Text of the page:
We humans enjoy the Fourth of July Holiday. The fireworks displays are dazzling and the booms are amazing. To us. These same dynamic light shows frighten many dogs. Veterinarians say that July 3rd is usually the most trafficked day in their offices with clients coming in to get medications for their dogs.
As a pet owner, I watch my little Walker Hound, Ginger, tremble from the first pop of neighborhood firecrackers being set off in the street to the last crescendo resonating from the community fireworks displays. Noise like this can send dogs into a frenzy. As a pet sitter, I have been hired to drive a frightened downtown client’s dog around in my car with the radio turned up until the nighttime celebrations were over. As a Fear Free Professional, I am concerned about our pet’s emotional and physical well-being.
Here are some tips to keep you and your dog more calm and comfortable during this holiday:
– Keep them inside with you and don’t leave them alone.
– Give them plenty of exercise earlier in the day.
– Provide a safe den-like place inside for your dogs to retreat (a crate is a good choice).
– Close the windows and curtains.
– Make sure your dog is wearing ID tags.
– Give your dog something fun to do (a frozen treat-filled peanut butter Kong to chew).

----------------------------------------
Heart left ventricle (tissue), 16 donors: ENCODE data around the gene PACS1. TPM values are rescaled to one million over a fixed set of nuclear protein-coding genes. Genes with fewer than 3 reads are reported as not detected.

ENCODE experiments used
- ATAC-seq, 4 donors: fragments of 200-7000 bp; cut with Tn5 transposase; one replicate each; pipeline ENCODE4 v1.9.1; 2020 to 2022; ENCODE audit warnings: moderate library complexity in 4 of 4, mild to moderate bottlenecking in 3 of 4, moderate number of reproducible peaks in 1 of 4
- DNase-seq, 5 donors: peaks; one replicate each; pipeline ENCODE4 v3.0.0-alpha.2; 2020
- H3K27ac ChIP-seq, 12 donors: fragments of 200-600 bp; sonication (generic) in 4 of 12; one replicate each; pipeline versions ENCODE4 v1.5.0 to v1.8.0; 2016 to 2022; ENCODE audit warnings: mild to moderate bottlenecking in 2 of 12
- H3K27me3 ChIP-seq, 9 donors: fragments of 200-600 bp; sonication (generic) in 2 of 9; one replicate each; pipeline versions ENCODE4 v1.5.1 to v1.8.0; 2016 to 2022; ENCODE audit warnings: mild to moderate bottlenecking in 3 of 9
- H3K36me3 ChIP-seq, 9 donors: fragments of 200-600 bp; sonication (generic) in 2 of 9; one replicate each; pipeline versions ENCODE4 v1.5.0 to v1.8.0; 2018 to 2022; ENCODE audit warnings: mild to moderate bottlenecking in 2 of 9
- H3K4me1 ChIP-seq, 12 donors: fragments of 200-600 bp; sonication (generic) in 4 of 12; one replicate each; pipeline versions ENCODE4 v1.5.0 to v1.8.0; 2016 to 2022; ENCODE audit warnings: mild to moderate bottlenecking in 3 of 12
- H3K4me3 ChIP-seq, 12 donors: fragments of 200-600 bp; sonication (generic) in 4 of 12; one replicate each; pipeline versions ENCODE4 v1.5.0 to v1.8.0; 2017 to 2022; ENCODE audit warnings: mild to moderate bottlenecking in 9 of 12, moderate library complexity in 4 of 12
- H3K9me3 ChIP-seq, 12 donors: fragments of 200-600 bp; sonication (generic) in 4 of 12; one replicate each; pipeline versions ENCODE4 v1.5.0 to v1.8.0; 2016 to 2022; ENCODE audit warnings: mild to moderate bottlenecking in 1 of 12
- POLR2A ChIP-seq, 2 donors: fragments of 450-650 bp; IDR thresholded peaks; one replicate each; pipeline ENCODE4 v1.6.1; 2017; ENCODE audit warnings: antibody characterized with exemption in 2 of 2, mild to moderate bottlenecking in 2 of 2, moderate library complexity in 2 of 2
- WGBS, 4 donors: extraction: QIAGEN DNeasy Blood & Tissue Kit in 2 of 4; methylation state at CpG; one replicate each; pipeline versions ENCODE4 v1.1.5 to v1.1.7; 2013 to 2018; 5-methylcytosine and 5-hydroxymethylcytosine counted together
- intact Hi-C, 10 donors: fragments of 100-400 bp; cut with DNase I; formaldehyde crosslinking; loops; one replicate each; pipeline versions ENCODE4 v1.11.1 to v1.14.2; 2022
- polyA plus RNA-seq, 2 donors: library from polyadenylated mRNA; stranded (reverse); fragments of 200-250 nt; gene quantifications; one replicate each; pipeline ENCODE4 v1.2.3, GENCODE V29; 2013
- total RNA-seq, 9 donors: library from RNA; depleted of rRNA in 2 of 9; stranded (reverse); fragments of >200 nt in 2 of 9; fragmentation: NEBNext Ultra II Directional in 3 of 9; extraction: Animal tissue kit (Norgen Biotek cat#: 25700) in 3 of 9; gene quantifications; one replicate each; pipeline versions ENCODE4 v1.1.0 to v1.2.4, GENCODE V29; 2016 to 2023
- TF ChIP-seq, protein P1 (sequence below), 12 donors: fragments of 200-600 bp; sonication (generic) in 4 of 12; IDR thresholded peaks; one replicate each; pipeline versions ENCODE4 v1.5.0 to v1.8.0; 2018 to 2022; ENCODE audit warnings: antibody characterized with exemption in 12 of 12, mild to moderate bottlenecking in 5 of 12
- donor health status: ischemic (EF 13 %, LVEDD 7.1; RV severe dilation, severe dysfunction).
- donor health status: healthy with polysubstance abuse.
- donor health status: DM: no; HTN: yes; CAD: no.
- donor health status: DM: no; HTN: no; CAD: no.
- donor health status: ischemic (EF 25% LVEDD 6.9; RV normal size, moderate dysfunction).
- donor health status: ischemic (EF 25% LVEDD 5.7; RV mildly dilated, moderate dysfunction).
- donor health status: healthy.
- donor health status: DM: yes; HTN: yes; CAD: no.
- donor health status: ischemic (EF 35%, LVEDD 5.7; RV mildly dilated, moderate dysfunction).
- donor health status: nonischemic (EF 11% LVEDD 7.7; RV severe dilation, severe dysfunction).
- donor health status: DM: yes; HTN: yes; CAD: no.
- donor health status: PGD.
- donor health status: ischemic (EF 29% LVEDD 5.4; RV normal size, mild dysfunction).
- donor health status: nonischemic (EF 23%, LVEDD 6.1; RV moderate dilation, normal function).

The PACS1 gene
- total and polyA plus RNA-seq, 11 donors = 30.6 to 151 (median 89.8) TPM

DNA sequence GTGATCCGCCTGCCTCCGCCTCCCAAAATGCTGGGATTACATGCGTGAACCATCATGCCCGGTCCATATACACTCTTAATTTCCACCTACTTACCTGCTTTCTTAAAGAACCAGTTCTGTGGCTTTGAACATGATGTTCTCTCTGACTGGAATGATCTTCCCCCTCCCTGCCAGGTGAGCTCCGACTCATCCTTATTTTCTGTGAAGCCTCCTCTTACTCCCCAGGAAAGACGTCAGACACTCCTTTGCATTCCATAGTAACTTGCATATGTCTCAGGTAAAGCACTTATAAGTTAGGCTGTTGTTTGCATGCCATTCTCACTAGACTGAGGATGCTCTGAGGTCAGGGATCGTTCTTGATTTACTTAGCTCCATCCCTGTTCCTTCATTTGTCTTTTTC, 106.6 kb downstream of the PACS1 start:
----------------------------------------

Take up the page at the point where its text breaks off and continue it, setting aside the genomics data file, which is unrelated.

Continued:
– Compression wraps or garments (like a Thundershirt) can be soothing for some dogs.
– Pheromones can create a calming sensation in some pets. My veterinarian sells Adaptil collars and diffusers that can help dogs relax.
– Fans, white noise machines, audio books, music designed for pets, or leaving the TV on may help.
– In serious cases, talk to your vet about medications that may help.
– If you are planning a party, keep dogs away from the grill, alcohol, and unsafe foods (chocolate, xylitol, macadamia nuts, grapes, raisins, onions, avocado and bread dough).
– Keep pets away from decor that could cause harm if swallowed: (shiny or colorful wrappers, sparklers, glow sticks…).
Stay safe, have fun, and take good care of your pet! Happy 4th of July!
Submitted by: Jeanne Crockett, Crockett’s Critter Care, 252-635-2655